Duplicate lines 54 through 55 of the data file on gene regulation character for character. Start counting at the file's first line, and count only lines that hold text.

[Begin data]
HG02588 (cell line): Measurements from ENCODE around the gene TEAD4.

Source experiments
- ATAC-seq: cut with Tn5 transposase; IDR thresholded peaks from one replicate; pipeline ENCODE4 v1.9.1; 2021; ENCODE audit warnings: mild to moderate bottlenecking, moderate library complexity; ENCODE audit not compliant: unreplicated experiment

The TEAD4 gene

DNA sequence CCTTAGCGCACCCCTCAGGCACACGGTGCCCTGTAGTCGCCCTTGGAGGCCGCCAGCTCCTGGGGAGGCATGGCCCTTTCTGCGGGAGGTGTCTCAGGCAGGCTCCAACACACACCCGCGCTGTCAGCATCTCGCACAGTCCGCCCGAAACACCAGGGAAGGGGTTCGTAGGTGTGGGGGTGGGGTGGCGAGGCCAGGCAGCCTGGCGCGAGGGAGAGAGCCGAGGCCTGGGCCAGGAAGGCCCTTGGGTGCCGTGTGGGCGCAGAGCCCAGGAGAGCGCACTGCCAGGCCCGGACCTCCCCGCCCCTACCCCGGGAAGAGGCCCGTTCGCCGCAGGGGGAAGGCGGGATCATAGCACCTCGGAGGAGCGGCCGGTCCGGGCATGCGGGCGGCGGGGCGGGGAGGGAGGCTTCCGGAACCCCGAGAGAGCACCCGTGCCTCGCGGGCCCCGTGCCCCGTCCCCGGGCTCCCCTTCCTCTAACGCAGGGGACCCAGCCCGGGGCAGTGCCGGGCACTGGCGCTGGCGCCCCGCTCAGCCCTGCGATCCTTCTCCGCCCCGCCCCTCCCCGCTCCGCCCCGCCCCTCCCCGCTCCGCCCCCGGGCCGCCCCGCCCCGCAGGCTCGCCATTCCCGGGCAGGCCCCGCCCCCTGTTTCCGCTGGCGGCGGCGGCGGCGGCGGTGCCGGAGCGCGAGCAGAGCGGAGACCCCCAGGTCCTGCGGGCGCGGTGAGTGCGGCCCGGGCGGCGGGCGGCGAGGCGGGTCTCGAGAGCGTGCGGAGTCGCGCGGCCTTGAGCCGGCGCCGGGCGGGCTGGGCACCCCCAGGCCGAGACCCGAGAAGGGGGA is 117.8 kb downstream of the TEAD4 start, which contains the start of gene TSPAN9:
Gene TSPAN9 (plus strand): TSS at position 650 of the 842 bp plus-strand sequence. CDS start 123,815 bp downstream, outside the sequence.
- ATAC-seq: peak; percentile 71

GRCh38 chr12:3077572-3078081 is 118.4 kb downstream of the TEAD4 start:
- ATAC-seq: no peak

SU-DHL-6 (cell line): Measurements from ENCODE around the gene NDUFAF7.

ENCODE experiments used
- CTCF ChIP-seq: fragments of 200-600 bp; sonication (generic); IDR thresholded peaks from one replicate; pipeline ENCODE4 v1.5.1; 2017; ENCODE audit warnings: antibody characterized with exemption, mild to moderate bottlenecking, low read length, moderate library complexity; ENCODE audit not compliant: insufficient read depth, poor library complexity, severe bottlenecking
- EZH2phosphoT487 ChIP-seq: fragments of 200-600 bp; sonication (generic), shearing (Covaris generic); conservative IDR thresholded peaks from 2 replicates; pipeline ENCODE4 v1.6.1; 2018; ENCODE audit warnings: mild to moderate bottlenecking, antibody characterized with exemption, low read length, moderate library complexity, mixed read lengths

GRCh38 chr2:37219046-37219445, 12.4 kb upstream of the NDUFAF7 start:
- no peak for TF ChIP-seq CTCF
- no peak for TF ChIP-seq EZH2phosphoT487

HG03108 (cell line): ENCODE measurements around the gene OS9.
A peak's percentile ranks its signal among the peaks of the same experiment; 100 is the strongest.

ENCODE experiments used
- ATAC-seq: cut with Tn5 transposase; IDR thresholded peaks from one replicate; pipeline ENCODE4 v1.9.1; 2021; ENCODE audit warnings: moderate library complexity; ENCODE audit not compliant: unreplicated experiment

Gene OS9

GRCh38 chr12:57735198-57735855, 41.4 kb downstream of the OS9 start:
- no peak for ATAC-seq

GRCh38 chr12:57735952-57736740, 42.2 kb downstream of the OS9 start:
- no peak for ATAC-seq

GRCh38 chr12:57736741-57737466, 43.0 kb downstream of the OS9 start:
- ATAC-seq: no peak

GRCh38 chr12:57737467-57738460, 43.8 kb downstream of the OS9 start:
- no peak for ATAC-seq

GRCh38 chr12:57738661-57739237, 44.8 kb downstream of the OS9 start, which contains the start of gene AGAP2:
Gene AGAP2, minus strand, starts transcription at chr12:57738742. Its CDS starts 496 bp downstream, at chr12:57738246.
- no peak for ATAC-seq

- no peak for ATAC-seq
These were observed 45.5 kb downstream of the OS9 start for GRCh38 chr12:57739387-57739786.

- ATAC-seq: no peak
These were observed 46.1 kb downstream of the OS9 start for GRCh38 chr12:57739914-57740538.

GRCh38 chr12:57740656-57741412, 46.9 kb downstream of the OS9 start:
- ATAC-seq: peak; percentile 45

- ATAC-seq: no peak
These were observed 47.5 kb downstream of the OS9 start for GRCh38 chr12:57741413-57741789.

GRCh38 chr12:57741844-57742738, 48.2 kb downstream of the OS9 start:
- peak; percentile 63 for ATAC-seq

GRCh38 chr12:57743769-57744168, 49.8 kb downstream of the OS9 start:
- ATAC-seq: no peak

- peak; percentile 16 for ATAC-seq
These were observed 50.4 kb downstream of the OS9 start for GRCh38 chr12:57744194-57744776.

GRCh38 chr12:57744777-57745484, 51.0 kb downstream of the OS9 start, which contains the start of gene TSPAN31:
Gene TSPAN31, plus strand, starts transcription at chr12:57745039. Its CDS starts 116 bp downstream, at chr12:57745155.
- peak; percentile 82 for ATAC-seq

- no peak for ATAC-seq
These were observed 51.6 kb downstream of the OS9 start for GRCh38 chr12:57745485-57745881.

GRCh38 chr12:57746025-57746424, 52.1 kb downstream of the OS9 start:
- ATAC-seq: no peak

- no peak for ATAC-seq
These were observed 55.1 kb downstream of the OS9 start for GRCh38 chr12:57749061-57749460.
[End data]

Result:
- no peak for ATAC-seq
These were observed 55.1 kb downstream of the OS9 start for GRCh38 chr12:57749061-57749460.